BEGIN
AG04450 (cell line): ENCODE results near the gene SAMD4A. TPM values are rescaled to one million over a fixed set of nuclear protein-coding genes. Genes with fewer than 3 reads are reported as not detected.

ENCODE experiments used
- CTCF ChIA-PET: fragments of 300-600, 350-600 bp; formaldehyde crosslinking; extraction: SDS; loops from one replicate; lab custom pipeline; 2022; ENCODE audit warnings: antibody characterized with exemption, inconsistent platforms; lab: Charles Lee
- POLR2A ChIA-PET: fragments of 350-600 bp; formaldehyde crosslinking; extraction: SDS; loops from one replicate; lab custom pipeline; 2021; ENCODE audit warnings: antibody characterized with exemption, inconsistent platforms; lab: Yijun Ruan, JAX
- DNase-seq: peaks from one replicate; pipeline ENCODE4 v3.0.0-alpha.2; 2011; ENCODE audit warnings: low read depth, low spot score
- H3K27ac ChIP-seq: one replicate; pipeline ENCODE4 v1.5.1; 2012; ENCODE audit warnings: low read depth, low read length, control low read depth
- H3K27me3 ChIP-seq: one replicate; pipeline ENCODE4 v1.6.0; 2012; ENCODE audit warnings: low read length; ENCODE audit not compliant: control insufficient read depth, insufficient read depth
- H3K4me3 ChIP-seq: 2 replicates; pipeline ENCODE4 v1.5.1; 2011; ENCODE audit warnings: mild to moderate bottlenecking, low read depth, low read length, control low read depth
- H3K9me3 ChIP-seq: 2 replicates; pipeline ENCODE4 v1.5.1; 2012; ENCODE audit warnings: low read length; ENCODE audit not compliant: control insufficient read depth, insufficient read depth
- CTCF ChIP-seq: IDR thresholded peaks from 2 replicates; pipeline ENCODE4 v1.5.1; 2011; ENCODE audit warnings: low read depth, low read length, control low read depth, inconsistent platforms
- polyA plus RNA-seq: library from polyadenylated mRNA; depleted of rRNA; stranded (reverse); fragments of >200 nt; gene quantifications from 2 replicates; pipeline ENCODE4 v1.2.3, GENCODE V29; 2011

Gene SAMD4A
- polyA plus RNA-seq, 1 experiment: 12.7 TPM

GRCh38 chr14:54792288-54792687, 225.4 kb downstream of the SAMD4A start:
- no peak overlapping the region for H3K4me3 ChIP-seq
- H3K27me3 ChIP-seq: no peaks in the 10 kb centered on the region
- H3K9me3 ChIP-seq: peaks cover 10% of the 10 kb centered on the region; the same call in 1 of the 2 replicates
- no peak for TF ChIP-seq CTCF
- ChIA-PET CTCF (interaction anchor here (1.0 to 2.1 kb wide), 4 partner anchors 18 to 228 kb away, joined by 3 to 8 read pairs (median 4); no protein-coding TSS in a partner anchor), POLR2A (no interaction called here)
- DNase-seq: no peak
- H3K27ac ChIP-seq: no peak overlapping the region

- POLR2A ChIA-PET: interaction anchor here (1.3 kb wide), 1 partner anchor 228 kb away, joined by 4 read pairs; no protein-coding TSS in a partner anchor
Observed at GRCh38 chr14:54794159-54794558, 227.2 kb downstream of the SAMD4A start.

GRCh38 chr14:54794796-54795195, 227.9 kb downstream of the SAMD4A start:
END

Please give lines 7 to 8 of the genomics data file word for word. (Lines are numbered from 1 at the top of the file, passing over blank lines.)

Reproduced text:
- H3K27me3 ChIP-seq: one replicate; pipeline ENCODE4 v1.6.0; 2012; ENCODE audit warnings: low read length; ENCODE audit not compliant: control insufficient read depth, insufficient read depth
- H3K4me3 ChIP-seq: 2 replicates; pipeline ENCODE4 v1.5.1; 2011; ENCODE audit warnings: mild to moderate bottlenecking, low read depth, low read length, control low read depth